Indonesia is being criticised for refusing to allow the United Nations high commissioner for human rights, Zeid Ra’ad Al Hussein, to visit troubled Papua and West Papua provinces.
Zeid said he was “concerned that despite positive engagement by the authorities in many respects, the government’s invitation … to visit Papua – which was made during my visit in February – has still not been honoured.”
Jakarta’s unwillingness to allow scrutiny of Papuan human rights is well known with foreign journalists and rights monitors barred from the resource-rich but impoverished provinces. In 2015 President Joko Widodo promised foreign media access to Papua, where there is a low-level insurgency, corruption, environmental degradation, dissatisfaction with rule by ethnically distinct Indonesians and the security forces are accused of regularly killing peaceful protesters.
In March last year, the government allowed a UN health envoy to make a two-day visit to Papua.
Indonesia hit back at the UN, saying Zeid’s regional office in Bangkok should first coordinate with the government instead of demanding immediate access.
“It is deeply regrettable that the staff members of his regional office in Bangkok, instead of coordinating the planned visit with the Indonesian authorities, have unilaterally set the dates and areas to visit in Papua and West Papua, while demanding immediate access,” said Hasan Kleib, Indonesia’s representative to the UN in Geneva.
During his visit to Indonesia in February, Zeid expressed concern over the excessive use of force by the security forces, harassment and arrests in Papua. During the visit, Zeid was reportedly invited to arrange a Papuan visit.
Hasan said Indonesia was still committed to inviting Zeid to visit Papua if procedures were followed.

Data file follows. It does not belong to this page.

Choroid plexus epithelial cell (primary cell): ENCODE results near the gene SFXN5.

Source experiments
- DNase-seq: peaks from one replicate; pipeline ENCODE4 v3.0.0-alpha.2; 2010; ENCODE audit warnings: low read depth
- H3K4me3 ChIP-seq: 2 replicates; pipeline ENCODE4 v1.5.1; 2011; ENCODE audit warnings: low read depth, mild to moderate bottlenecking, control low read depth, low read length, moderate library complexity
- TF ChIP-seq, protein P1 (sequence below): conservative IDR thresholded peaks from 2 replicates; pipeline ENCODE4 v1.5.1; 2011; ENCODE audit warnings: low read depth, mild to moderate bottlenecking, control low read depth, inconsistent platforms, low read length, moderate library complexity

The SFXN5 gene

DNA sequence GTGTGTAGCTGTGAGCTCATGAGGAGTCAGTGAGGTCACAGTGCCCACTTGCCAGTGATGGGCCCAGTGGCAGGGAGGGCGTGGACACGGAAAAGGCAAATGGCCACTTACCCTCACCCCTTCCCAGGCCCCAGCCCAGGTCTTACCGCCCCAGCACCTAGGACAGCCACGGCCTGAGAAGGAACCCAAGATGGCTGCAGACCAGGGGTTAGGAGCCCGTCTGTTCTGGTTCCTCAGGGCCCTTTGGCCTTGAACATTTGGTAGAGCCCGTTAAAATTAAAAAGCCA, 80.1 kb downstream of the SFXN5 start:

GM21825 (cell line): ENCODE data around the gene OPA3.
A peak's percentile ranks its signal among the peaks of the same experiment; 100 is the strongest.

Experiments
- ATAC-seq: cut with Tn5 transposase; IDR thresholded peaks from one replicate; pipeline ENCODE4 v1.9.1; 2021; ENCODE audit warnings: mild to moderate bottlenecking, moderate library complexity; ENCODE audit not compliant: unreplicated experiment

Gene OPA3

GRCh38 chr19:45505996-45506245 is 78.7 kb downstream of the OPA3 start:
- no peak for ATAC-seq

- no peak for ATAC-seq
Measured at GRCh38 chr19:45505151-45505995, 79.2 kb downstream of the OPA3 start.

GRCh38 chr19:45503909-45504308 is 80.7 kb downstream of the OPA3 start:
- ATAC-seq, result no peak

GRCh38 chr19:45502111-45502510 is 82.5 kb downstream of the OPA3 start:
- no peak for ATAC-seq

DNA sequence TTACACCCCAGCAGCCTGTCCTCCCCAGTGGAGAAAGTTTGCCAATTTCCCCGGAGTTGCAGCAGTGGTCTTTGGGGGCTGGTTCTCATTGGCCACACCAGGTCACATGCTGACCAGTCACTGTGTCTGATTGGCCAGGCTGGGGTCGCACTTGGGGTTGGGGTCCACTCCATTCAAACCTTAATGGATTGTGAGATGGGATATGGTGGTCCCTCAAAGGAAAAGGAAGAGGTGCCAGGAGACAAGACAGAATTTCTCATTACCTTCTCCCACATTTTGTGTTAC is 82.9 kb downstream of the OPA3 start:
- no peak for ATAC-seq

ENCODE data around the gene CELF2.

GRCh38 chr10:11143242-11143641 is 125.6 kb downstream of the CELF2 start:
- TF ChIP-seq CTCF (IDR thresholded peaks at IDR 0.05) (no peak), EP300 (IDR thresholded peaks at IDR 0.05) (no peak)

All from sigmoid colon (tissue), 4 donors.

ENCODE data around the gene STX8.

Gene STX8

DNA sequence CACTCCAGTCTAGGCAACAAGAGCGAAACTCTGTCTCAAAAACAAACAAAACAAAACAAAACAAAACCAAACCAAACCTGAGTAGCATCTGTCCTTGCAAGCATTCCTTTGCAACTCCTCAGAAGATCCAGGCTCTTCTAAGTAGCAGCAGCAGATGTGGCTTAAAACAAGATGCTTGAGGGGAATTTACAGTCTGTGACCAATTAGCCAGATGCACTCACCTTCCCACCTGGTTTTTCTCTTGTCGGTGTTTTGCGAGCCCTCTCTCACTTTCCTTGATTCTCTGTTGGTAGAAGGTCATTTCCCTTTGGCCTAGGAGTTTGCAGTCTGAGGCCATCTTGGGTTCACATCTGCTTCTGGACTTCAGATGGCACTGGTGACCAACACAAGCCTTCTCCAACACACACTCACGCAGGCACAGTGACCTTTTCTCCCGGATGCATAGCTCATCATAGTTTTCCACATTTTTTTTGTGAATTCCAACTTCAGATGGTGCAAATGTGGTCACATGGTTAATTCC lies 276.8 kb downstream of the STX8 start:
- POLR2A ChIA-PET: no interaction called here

In a November 2017 report, the Institute for Policy Analysis of Conflict said Papuans had suffered from torture, the excessive use of force, lack of accountability and restrictions on civil liberties.
Human Rights Watch said: “It’s clear that parts of the Indonesian government remain hostile to the idea of greater transparency in the region. Yet granting reporters and human rights monitors access to Papua is an essential element of ensuring the rights of Papuans are respected.”
Papua hosts one of the world’s largest gold and copper mines (pictured), run by US giant Freeport-McMoRan and BP has a large natural gas plant in West Papua.
Most Papuans are rural, with poverty rates that are the highest in Indonesia, at around 41 per cent, compared with only 5 per cent in urban areas. Papuans have the highest rates of illiteracy in Indonesia, with around 25 per cent of children not in school, and the two provinces have the highest infant, child and maternal mortality rates in the archipelago while having the lowest basic child vaccination rates.
The Grasberg copper mine generates little wealth for Papuans. Picture credit: YouTube